+ - 9 Optimizations to make your Linux Desktop fly like a Rocket!->

Submitted by prahladyeri
prahladyeri (3717039) writes "This article is the result of notes I’ve prepared during tweaking, twisting and optimizing ubuntu variants over the last few years. In case you use any other distro, some of these settings may not be applicable to you. For best results, these changes must be done on top of a fresh installation, otherwise chances of things breaking increase a bit."
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+ - TrueCrypt author claims that forking is impossible->

Submitted by Anonymous Coward
An anonymous reader writes "On a request from Matthew Green to fork the TrueCrypt code, the author answers that this is impossible. He says that this might be no good idea, because the code needs a rewrite, but he allows to use the existing code as a reference.

"I am sorry, but I think what you're asking for here is impossible. I don't feel that forking TrueCrypt would be a good idea, a complete rewrite was something we wanted to do for a while. I believe that starting from scratch wouldn't require much more work than actually learning and understanding all of truecrypts current codebase.

I have no problem with the source code being used as reference.""

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+ - Facebook has suffered a global failure ->

Submitted by Anonymous Coward
An anonymous reader writes "Facebook was unavailable this morning for half an hour. Access was restored around 10:30 am Thursday. Failures and malfunctions are rare on Facebook, even if the site had already been significant failures in October. The entire network has remained elusive, with an error message is online. For companies whose business depends partly on the social network, the opportunity to turn to other alternatives.

The social network has remained elusive for half an hour before access is restored at 10:30. With an error message on the home page, any of its functions were not available. And that globally since the blackout hit the entire network. Facebook has not yet reported on this topic and users following the blackout number on Twitter with the hashtag #facebookdown."

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+ - Android Malware Poses as Google Play, Comes Pre-Installed-> 1

Submitted by judgecorp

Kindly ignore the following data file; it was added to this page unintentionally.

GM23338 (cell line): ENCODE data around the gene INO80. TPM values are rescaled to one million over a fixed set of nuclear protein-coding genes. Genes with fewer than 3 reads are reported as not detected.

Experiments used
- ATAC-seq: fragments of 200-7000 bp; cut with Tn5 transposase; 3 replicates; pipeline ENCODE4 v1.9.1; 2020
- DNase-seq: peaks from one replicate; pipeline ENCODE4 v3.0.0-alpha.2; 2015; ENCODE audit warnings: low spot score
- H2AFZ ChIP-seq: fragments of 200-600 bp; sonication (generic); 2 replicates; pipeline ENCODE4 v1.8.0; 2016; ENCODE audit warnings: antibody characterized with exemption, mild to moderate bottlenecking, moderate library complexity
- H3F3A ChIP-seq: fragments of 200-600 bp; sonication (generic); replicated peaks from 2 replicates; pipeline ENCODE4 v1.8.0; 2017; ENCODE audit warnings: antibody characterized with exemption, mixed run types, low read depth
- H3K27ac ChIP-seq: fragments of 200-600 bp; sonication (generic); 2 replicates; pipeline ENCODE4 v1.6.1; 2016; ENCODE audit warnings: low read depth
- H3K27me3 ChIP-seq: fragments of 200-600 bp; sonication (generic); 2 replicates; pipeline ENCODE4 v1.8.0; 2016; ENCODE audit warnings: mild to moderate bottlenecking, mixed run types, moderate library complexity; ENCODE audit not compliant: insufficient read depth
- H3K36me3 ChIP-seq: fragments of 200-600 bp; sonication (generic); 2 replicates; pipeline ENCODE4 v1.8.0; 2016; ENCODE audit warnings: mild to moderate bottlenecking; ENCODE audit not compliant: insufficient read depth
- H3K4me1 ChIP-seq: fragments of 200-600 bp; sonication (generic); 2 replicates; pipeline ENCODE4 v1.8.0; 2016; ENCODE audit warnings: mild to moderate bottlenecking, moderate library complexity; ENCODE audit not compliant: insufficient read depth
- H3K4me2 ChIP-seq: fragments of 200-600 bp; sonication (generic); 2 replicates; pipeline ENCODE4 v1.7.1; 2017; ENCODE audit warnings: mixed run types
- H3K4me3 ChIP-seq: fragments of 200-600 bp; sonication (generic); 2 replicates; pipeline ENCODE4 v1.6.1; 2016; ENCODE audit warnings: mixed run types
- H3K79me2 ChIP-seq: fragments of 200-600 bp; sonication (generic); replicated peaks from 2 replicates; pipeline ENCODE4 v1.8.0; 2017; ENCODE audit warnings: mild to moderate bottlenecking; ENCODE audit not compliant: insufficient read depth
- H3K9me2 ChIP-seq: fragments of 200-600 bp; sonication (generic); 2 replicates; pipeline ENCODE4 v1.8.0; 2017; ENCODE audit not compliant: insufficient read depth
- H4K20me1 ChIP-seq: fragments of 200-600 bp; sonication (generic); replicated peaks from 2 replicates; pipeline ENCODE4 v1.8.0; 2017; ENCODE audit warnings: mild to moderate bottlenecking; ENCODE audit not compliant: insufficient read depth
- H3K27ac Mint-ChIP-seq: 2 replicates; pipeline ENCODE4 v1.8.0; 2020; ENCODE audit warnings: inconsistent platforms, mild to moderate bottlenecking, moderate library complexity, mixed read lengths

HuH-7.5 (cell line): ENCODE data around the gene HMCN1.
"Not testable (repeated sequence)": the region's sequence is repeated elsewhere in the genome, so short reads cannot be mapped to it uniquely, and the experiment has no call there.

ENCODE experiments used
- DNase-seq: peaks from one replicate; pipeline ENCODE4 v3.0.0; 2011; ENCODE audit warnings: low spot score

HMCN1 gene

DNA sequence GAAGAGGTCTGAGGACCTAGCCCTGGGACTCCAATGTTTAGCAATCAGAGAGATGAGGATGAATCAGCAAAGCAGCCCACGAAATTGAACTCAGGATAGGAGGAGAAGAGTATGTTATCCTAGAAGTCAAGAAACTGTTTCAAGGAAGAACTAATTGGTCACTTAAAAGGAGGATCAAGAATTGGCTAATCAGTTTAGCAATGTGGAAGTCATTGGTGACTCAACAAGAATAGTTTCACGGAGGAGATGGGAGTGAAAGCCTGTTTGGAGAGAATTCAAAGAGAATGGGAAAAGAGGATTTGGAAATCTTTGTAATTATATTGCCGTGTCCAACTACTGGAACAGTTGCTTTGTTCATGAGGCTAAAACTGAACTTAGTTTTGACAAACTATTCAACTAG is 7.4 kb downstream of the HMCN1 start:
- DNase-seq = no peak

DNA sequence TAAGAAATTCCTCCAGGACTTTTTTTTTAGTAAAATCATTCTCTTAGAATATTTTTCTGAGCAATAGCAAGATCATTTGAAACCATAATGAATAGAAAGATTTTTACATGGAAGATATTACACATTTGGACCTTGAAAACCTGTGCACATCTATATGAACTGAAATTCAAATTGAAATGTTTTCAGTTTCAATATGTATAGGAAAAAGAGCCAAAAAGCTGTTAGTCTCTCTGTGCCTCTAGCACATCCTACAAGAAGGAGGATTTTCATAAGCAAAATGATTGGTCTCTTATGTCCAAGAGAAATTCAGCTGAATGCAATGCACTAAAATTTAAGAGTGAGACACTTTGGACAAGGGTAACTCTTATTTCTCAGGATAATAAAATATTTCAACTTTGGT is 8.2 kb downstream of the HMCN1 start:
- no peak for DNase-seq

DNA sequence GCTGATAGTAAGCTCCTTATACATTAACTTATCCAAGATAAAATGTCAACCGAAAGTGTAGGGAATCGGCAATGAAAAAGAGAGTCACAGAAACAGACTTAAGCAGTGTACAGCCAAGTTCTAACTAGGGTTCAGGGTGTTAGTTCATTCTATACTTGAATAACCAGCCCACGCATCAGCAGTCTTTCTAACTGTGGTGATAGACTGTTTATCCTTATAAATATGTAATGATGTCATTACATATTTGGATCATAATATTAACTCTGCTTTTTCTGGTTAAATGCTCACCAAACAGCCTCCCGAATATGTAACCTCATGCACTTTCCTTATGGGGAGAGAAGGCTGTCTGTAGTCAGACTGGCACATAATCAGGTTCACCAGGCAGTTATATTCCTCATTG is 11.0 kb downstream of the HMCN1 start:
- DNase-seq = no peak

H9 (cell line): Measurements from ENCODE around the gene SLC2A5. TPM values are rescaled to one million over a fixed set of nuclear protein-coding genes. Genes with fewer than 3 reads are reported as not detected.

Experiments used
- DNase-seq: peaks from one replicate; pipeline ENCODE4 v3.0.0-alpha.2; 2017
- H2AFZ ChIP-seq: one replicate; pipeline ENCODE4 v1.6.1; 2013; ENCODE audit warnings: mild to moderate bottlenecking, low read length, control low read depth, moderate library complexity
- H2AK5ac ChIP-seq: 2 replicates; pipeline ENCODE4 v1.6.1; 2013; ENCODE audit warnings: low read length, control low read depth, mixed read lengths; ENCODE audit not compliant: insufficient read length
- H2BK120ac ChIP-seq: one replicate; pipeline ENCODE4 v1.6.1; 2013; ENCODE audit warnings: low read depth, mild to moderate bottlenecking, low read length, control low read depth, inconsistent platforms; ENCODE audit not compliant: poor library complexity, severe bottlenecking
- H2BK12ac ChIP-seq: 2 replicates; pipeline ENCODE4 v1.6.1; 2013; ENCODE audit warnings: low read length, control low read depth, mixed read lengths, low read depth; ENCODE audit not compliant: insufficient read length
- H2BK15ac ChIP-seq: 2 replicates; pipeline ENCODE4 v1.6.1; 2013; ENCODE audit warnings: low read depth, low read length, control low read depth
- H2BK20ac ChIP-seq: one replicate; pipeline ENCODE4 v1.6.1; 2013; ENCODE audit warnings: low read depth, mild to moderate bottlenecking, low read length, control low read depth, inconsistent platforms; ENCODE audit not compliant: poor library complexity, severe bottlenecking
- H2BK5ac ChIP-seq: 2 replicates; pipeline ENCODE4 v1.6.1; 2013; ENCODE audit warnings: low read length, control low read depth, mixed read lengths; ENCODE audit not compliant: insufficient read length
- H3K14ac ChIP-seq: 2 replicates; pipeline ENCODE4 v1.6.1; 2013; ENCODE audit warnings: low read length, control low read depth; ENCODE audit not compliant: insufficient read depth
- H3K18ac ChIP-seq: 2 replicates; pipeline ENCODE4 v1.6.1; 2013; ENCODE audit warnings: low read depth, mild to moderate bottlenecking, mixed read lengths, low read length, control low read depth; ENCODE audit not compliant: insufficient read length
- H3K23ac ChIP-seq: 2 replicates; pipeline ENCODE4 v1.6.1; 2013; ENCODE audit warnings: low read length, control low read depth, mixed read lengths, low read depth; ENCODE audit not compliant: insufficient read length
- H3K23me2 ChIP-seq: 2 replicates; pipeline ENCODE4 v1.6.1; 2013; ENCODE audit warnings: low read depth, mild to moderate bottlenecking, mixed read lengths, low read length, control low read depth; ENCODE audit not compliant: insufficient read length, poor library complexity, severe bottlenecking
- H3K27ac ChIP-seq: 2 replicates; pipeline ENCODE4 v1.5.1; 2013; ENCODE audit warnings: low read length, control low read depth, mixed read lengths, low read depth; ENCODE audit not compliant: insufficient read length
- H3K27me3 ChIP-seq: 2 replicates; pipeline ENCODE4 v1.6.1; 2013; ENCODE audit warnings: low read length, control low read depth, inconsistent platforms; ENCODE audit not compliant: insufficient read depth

judgecorp (778838) writes "Two worrying developments in Android malware. FireEye has spotted a program which installs covertly and poses as the Google Play app store. The installation appears to fail, but carries an encrypted payload which is unpacked stealthily. Meanwhile, a Chinese phone manufacturer has a suspiciously cheap Android smartphone, which includes pre-installed malware, again pretending to be the Google Play app. Security firm G Data believes the manufacturer may be subsidising its costs using stolen data"
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+ - X Window System Turns 30 Years Old->

Submitted by Anonymous Coward
An anonymous reader writes "One of the oldest pieces of the Linux desktop stack still widely in use today is the X Window System that today is commonly referred to as X11 or in recent years the X.Org Server. The X Window System predates the Linux kernel, the Free Software Foundation, GCC, and other key pieces of the Linux infrastructure — or most software widely-used in general. Today marks 30 years since the announcement of X at MIT when it was introduced to Project Athena."
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+ - Game Characters controlled by Player's Emotions->

Submitted by vrml
vrml (3027321) writes "As the player feels inner anger rising, the in-game character gets angry too and starts shouting and smashing things. Then, the player relaxes and the game character calms down and smiles. This is the kind of game control supported by a system demonstrated in a video released today by the Human-Computer Interaction Lab of the University of Udine. The system detects player's emotional state by using physiological sensors to measure player's skin conductance, facial muscles activity and cardiac parameters. It has been used to build gamified relaxation training and stress inoculation training applications."
Link to Original Source

+ - Are the Glory Days of Analog Engineering Over?->

Submitted by Anonymous Coward
An anonymous reader writes "Controversy has been swirling for years over the question of whether analog engineers are relevant in a digital world. Analog engineers themselves are lining up against management in the tussle over whether there really is a shrinking pool of engineers to do the work, or whether companies have unrealistic expectations. As one former analog engineer puts it, "The job descriptions for analog engineers today ask for expertise in all these analog areas, then they throw in 'must know VHDL' [a digital programming language]. Your head would explode if you had to carry all the information in your head!"